... to serve as the body to have specific responsibility for dealing with the various international matters of interest to Japanese science.In May 1925 the maximum membership of the Imperial Academy was increased from 60 to 100 and, during World War II, in March 1942, the first part of the first volume of the Transactions of the Imperial Academy was published in Japanese. During the war the National Research Council became the body to advise on war related research [
At war's end, the Imperial Academy felt that it had the right and the duty to see to it that the war-bloated National Research Council was either replaced or reshaped. Moreover, at least some members of the Academy realized that they were themselves seen as being superannuated folk who had in large measure lost touch with the world of active scholars; accordingly, plans were initiated to enlarge the Academy's membership in order to bring in a substantial number of younger, more active, scholars. In March 1946, entirely at Japanese Initiative, a 'Reorganization Committee' of thirty people was formed; ten members were from the Imperial Academy, ten from the National Research Council and ten from the Japan Society for the Promotion of Science. These thirty people had as their objectives (1) to eliminate overlapping functions of the three organizations; (2) to strengthen the Imperial Academy by increasing its membership; and (3) to revise or reorganize or integrate the research activities of Japan. This group found it possible to reach agreement quickly on the following plan:Japan at this stage, however, was under Allied occupation and the plans were not liked by the Allies who set up another committee, the Renewal Committee. The fascinating discussions are fully described in [
(i) Dissolution of the National Research Council;
(ii) Enhancement of the activities of the Imperial Academy by increasing the size of the Academy; the proposed scheme envisaged electing 150 new members for limited terms; those already belonging to the Academy, who were elected for life, would remain members;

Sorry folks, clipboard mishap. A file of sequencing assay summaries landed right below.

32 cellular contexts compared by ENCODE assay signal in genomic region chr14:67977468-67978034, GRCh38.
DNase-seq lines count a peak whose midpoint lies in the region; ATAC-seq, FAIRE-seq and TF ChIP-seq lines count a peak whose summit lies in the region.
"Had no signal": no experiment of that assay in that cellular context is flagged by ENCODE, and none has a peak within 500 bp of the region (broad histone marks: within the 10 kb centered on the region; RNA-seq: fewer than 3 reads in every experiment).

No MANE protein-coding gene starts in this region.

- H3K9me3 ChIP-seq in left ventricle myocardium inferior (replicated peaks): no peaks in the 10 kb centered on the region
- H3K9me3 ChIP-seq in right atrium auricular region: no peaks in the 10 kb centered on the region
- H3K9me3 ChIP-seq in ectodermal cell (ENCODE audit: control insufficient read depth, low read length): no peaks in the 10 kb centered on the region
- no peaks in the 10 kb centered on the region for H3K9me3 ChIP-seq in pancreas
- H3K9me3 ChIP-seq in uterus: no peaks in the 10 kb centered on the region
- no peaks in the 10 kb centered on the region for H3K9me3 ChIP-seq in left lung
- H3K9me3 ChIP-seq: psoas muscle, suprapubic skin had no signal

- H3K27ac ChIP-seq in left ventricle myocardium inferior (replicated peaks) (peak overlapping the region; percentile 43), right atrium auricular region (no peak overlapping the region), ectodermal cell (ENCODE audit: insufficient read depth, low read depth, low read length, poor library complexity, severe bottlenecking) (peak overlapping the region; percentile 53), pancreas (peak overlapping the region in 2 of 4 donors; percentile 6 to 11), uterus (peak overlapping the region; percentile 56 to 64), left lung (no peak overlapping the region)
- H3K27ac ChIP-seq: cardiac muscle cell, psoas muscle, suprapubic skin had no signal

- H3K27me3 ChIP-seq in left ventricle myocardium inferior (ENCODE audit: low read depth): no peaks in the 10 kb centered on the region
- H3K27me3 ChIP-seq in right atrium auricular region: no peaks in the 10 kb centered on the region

(iii) Appropriate revisions of the Japan Society for the Promotion of Science, giving it responsibility for carrying out plans developed by the Imperial Academy.
The Japan Academy shall be established for the purpose of extending preferential treatment to distinguished scholars in recognition of their outstanding academic achievements and, in compliance with this law, of performing activities deemed necessary for the advancement of science and learning.The eighth law gives the activities of the Academy [
(i) Awarding Prizes to specially excellent treatises, works, or other scientific achievements.The Japan Academy has two Sections: (I) Humanities and Social Sciences; (II) Pure Sciences and Their Applications. Section I has three Subsections: Literature, History, Philosophy; Law, Political Science; and Economics, Commerce. Section II has four Subsections: Pure Sciences; Engineering; Agriculture; and Medicine, Pharmaceutics, Dentistry.
(ii) Editing and publishing Transactions and Proceedings containing papers presented or introduced by the Members.
(iii) Executing other activities that would be appropriate for the Japan Academy to perform in order to encourage academic researches.
We end with the following quote from [
In 1974, the Academy's newly constructed Assembly Hall was inaugurated. In January 1979, a ceremony to commemorate the Academy's 100th anniversary was held in the Hall in the presence of His Majesty the Emperor of Japan. In addition, the 100th award ceremony of the Imperial Prize and Japan Academy Prizes was commemorated in 2010. This juncture spurred the addition of new components to the Academy's program as Japan's centre of profound scholarship, including holding public lectures and conferring such new awards as the Duke of Edinburgh Prize and Japan Academy Medal.
List of References (7 books/articles)